British Queen does not want visits in hospital
London: In keeping with her stiff upper lip approach to life, Britain's Queen Elizabeth II, who is being treated for symptoms of gastroenteritis, today insisted the rest of the royal family must carry on with their official duties while she remains in hospital.
The 86-year-old British monarch does not want to "inconvenience" staff at the King Edward VII Hospital in London by having to make arrangements for royal visitors, insisting her hospital stay should be "as low key as possible", according to royal sources.
This is the first time in 10 years that she has been hospitalised and Buckingham Palace said she could be back home as early as tomorrow.
A palace spokesperson stressed that the Queen had been admitted as a precaution and was otherwise in "good health and good spirits".
All official engagements for this week, including the Queen's trip to Rome, will be either cancelled or postponed.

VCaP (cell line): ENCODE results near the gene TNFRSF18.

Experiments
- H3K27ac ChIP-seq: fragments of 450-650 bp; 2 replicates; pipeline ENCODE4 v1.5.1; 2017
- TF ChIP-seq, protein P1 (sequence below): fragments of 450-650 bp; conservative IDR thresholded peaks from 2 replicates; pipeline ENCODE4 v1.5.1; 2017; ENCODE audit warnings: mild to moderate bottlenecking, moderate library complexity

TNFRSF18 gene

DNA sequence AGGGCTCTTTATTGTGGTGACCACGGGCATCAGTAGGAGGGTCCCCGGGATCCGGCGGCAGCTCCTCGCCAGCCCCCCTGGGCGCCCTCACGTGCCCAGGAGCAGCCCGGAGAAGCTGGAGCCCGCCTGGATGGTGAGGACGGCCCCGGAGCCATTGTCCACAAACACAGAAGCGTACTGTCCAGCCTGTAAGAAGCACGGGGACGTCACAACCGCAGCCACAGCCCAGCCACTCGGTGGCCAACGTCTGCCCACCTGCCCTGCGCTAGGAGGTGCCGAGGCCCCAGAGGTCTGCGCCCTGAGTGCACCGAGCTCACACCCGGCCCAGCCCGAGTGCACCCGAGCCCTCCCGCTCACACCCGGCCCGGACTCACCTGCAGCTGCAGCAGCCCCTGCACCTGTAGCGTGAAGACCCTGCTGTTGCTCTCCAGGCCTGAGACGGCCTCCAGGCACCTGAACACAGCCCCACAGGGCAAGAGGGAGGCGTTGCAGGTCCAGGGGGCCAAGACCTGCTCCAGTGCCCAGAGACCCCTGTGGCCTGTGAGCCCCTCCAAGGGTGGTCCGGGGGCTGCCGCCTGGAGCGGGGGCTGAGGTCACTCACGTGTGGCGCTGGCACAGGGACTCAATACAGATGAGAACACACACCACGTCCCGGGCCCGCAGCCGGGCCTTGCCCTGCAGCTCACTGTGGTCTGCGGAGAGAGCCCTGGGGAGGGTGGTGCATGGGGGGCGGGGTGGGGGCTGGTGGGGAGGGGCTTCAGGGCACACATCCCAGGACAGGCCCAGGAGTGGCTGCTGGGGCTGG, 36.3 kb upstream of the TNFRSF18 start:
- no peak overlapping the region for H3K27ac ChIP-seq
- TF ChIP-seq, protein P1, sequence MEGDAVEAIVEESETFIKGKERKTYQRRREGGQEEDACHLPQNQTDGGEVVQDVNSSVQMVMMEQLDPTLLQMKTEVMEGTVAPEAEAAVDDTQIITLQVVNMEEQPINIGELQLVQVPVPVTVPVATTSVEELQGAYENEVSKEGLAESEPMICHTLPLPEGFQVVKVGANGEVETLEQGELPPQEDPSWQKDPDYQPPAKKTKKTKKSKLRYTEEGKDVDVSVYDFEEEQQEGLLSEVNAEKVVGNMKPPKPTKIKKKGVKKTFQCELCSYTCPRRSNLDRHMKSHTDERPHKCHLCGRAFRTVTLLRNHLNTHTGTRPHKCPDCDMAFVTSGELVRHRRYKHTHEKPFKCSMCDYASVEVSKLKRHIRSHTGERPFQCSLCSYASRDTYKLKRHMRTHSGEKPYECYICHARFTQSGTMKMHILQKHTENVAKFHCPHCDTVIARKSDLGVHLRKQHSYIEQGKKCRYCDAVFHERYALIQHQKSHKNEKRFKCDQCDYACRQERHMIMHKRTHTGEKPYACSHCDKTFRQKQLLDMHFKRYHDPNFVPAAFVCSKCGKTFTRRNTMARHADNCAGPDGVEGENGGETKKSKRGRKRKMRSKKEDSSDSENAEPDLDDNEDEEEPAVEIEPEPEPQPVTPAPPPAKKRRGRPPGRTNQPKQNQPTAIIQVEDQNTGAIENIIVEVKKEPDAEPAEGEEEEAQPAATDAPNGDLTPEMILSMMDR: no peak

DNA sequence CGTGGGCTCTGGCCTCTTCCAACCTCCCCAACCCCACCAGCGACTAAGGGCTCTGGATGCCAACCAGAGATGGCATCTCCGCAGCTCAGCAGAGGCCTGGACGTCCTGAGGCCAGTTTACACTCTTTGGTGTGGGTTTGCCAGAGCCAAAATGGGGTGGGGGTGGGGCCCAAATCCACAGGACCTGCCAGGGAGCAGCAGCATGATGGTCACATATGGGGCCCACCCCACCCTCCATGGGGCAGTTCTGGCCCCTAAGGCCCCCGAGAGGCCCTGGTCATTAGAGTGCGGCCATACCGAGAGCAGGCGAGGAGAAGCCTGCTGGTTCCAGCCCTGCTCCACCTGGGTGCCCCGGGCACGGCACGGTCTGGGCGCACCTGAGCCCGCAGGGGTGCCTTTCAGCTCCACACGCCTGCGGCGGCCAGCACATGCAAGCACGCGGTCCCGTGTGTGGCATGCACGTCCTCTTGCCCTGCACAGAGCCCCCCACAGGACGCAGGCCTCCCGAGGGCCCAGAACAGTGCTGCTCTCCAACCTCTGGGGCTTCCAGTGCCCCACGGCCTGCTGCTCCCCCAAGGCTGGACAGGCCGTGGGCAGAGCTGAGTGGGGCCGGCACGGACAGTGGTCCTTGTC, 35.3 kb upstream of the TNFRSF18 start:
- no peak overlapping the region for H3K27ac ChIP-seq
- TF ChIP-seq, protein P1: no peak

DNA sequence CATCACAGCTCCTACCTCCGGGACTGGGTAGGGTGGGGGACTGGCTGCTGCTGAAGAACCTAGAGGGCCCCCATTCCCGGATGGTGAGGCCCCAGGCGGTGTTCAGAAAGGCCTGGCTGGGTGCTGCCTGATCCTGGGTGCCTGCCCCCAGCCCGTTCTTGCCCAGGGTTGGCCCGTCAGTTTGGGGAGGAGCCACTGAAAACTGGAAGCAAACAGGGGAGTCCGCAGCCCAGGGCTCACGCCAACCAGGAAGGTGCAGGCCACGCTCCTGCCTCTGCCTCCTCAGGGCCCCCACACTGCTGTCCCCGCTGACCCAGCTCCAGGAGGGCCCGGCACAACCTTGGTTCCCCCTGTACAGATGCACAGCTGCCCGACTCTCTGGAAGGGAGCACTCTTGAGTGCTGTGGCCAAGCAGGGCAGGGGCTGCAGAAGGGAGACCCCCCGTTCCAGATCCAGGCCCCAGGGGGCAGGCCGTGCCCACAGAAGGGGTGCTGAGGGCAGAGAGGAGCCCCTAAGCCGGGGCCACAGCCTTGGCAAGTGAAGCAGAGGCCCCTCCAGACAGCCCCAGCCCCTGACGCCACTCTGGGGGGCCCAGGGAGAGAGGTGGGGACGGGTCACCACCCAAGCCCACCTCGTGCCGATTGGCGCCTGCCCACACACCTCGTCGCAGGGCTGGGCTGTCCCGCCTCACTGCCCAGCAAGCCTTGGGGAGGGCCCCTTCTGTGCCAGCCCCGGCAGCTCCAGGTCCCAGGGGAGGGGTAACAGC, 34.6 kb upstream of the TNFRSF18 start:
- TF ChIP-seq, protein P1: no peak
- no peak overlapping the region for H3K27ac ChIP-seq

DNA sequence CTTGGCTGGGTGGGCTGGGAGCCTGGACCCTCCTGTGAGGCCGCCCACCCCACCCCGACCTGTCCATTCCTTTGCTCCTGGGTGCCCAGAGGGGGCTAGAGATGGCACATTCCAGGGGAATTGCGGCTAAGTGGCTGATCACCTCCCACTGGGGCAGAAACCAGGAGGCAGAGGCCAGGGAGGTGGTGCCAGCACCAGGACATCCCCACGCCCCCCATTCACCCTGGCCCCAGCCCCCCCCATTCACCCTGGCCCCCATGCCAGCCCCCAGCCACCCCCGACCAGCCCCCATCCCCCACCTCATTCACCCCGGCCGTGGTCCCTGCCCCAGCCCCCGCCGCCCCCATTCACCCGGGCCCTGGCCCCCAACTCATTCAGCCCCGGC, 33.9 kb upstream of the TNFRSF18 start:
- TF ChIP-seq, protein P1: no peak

News of her illness first emerged on Friday night when she cancelled a trip to Swansea on Saturday to mark St David's Day in a military ceremony. She was taken to the hospital yesterday from Windsor Castle, using a private car rather than an ambulance, and walked to and from the car without help.
The Prince of Wales and the Duchess of Cornwall, who spent the weekend in Wales, and the Duke and Duchess of Cambridge and Prince Harry, who were in Switzerland at the weekend for a friend's wedding, are being kept updated on her health.
The Queen, who turns 87 next month, was last admitted to hospital a decade ago for a scheduled operation on her knee.
Her treatment, which has not been disclosed, is expected to include rehydration and tests to establish if the illness has been caused by an infection or an underlying problem.
A reception at Buckingham Palace tomorrow for MPs and MEPs will go ahead with other members of the royal family present.